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Schizophr Res. 2007 Feb;90(1-3):221-8. Epub 2007 Jan 8.

Phenylthiocarbamide (PTC) perception in patients with schizophrenia and first-degree family members: relationship to clinical symptomatology and psychophysical olfactory performance.

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1
Schizophrenia Research Center, Department of Psychiatry, University of Pennsylvania School of Medicine, Philadelphia, PA 19104, USA. moberg@bbl.med.upenn.edu

Abstract

The inability to taste phenylthiocarbamide (PTC; "taste-blindness") has been associated with a number of medical and neurological illnesses not typically related to taste. We examined PTC sensitivity in 67 schizophrenia patients, 30 healthy controls, and 30 first-degree relatives to determine whether taster status could represent a simple vulnerability marker. A higher prevalence of non-tasters was seen in patients and family members relative to healthy controls. Among patients, non-tasters exhibited increased levels of negative and first-rank symptoms as well as poorer right nostril odor identification skills relative to PTC tasters. These differences were not explained by age, sex, education, smoking, or intensity differences. Phenotypic variation in PTC sensitivity is thought to be genetic in origin and suggests greater illness risk for those subjects with recessive taster alleles.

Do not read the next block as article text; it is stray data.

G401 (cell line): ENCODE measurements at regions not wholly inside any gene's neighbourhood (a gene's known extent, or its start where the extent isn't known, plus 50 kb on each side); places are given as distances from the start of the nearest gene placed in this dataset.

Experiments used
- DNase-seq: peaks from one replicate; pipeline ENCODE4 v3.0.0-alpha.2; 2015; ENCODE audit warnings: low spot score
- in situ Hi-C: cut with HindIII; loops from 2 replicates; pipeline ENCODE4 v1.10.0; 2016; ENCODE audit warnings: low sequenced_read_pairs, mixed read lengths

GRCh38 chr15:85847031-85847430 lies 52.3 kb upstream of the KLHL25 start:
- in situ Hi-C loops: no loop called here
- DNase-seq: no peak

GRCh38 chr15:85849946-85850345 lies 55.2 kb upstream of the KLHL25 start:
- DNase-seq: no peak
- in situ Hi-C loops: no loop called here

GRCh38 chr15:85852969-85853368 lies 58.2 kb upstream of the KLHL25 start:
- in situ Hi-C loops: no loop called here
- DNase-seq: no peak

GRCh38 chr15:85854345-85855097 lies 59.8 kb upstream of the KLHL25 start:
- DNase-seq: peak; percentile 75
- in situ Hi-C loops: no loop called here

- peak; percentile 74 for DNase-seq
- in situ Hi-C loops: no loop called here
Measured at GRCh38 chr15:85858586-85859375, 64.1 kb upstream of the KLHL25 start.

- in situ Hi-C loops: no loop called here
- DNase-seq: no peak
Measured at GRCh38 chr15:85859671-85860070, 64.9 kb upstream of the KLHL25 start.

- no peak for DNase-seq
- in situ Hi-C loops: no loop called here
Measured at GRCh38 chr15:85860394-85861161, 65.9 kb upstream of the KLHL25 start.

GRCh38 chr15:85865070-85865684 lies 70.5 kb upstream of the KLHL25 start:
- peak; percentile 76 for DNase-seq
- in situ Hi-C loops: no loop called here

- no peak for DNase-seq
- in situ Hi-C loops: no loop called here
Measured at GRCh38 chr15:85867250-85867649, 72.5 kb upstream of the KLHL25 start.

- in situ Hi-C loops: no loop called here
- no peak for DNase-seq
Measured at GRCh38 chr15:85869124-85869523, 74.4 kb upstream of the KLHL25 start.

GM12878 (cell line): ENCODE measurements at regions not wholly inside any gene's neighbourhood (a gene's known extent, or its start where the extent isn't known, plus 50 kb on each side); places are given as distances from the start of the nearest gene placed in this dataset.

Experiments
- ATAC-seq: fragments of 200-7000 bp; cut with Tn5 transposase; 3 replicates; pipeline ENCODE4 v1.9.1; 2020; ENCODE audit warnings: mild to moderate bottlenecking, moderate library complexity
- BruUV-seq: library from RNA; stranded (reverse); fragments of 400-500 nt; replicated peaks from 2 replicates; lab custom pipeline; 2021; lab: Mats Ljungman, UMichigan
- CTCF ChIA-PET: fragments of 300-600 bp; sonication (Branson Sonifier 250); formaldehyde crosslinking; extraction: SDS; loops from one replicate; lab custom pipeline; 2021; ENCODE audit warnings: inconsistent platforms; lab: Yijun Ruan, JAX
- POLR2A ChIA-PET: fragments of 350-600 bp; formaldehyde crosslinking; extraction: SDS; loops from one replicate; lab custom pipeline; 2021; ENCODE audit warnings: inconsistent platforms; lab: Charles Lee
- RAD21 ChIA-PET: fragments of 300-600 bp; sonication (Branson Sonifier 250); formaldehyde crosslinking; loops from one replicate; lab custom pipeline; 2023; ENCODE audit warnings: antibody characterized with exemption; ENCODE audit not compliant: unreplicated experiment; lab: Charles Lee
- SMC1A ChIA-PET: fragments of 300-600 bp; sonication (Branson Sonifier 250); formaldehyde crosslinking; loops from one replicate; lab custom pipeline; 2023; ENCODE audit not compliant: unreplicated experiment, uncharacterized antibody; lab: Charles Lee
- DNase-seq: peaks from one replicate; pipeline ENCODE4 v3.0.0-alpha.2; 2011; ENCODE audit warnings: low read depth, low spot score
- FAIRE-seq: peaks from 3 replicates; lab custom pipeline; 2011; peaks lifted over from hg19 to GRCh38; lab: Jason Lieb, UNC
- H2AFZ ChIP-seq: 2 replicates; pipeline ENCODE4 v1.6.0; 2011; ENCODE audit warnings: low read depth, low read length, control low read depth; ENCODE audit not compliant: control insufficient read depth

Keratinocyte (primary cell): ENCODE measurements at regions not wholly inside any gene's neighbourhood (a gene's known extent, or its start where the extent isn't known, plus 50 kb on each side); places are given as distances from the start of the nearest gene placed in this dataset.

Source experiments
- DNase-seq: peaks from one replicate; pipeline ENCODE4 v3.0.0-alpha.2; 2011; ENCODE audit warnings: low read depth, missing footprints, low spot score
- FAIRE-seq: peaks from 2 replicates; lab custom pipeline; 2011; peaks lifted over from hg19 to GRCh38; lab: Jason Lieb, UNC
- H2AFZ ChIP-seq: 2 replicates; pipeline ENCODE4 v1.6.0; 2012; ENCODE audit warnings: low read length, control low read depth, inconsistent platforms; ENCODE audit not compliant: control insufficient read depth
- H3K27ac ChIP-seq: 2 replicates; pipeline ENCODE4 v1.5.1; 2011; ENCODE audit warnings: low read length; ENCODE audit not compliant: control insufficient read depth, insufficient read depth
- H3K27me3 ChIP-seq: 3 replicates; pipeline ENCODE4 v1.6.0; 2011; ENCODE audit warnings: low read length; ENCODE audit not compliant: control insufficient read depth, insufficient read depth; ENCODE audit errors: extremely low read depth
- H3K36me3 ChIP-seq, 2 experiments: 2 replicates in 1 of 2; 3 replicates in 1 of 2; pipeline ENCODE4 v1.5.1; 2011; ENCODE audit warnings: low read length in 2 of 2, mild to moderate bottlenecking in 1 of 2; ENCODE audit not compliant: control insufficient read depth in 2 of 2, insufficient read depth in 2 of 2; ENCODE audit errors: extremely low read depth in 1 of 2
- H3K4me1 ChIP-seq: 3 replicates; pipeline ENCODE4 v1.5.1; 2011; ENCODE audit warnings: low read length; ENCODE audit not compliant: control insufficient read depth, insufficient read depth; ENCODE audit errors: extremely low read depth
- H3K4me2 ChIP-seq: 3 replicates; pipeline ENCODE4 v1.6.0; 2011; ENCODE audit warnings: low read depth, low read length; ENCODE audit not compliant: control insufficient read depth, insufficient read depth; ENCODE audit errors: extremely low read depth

PMID:
17208411
PMCID:
PMC1862680
DOI:
10.1016/j.schres.2006.11.014
[Indexed for MEDLINE]
Free PMC Article
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